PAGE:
Rosenthal Trial Postponed While Prosecutors Consider Appeal

March 15, 2007

Bay City News Service, CBS 5 News

A federal judge in San Francisco today delayed a possible trial for Oakland marijuana activist Ed Rosenthal while prosecutors decide whether to appeal the judge's dismissal of half the charges against him.

Rosenthal, 62, had been scheduled to go to trial in the court of U.S. District Court Judge Charles Breyer on Monday on marijuana cultivation charges.

Earlier this week, Breyer dismissed additional money laundering and tax evasion charges against Rosenthal on the ground that those counts appeared to be vindictive prosecution.

Prosecutors from the U.S. attorney's office have 30 days from Wednesday's ruling to decide whether to appeal that dismissal to the 9th U.S. Circuit Court of Appeals.

They asked the judge this morning to delay the trial "to give the government time for review and decision making in regard to an appeal."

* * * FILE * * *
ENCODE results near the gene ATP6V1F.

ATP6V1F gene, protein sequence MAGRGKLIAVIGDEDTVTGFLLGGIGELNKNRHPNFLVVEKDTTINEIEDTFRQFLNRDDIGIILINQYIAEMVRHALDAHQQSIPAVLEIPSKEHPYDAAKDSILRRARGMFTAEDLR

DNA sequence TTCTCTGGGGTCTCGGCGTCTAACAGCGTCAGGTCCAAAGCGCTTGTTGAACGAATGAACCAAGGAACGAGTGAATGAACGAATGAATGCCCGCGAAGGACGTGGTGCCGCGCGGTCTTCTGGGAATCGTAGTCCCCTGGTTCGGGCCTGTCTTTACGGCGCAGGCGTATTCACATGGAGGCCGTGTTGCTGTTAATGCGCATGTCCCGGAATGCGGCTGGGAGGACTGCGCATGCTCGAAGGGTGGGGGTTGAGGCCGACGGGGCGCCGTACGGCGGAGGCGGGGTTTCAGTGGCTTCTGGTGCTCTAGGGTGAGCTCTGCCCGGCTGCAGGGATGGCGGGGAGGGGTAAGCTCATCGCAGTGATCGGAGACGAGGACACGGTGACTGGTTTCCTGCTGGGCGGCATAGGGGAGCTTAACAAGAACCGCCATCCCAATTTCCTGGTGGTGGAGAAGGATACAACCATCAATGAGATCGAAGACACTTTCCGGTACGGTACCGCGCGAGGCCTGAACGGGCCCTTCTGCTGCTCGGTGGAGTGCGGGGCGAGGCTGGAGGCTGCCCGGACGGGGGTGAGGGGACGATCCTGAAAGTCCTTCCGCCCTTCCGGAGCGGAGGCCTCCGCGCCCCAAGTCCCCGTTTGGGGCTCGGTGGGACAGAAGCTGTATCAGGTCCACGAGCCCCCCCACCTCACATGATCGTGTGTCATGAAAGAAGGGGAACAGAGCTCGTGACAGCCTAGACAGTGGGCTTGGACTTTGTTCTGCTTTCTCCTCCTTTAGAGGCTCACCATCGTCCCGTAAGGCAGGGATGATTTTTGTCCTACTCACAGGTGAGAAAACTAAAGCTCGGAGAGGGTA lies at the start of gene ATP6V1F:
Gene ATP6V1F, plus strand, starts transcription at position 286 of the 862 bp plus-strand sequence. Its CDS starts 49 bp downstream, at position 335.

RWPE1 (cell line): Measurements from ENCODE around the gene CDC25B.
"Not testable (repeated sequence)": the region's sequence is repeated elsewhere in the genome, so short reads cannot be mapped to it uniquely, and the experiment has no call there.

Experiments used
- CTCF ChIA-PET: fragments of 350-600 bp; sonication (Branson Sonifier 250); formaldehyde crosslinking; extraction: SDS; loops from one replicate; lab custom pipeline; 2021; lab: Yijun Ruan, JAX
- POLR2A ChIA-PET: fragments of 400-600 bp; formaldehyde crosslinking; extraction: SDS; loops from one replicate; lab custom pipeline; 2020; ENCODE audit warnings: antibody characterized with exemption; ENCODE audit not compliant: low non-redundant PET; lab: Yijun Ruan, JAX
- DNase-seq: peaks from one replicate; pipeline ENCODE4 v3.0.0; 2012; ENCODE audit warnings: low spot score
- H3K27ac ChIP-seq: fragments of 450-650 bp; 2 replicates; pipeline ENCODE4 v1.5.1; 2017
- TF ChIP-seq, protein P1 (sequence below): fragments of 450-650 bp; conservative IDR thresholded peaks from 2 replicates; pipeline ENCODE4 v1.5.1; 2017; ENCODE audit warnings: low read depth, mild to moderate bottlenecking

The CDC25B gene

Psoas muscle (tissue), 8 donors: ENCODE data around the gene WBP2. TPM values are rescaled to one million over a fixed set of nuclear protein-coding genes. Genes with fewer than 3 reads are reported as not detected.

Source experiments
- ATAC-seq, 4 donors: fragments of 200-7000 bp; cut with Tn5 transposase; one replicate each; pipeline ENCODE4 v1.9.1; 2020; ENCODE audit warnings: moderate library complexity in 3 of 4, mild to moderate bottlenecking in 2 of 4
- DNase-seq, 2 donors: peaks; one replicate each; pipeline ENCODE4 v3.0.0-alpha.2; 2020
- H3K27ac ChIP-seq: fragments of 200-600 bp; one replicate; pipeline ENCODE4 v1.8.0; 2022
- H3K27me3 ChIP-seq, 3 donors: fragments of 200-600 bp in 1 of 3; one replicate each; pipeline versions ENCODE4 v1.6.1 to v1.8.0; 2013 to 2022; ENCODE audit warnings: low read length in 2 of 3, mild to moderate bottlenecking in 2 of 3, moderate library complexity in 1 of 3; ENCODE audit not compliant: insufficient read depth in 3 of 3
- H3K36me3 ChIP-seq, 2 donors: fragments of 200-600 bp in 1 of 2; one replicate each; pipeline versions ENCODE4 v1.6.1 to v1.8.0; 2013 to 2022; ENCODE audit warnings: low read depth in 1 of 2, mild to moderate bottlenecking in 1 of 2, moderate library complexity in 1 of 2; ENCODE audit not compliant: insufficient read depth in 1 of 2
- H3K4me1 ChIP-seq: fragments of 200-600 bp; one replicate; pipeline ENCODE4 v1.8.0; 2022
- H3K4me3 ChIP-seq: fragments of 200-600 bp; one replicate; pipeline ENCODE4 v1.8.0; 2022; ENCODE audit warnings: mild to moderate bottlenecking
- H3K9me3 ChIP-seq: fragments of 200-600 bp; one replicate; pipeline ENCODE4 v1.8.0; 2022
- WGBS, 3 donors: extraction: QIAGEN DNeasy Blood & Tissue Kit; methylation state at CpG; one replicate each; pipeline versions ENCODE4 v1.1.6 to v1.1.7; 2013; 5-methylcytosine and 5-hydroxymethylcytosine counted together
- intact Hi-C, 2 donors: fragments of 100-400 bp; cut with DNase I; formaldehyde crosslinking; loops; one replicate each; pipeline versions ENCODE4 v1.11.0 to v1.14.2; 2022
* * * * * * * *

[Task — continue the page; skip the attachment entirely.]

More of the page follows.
The judge agreed to a delay and said he will consider a new trial date at another hearing on April 13.

Also at today's hearing, the judge turned down a defense request for removal of the chief prosecutor in the case, Assistant U.S. Attorney George Bevan, on the ground that he is biased.

Breyer said he did not find Bevan to be biased and said, "I know of no reason whatsoever to disqualify the prosecutor."

Rosenthal, the author of marijuana cultivation books and a medical marijuana advocate, said after the court hearing that he feels "great" and is confident he will be acquitted if another trial is held.

Prosecutors said in a memorandum filed with Breyer this morning that if they do not file an appeal, or if the dismissal of the financial charges is upheld, they plan to go ahead with a trial on the drug counts.

Rosenthal was previously convicted in Breyer's court in 2003 on cultivation charges and sentenced to one day in jail, but the 9th Circuit court overturned the conviction on grounds of juror misconduct.

Prosecutors then obtained a superseding grand jury indictment adding the tax evasion and money laundering count to the original cultivation charges.

Breyer said in his dismissal ruling that the additional charges appeared to be in retaliation for Rosenthal's earlier appeal and his complaints that his first trial was unfair because he wasn't allowed to claim he was growing medical marijuana for patients.



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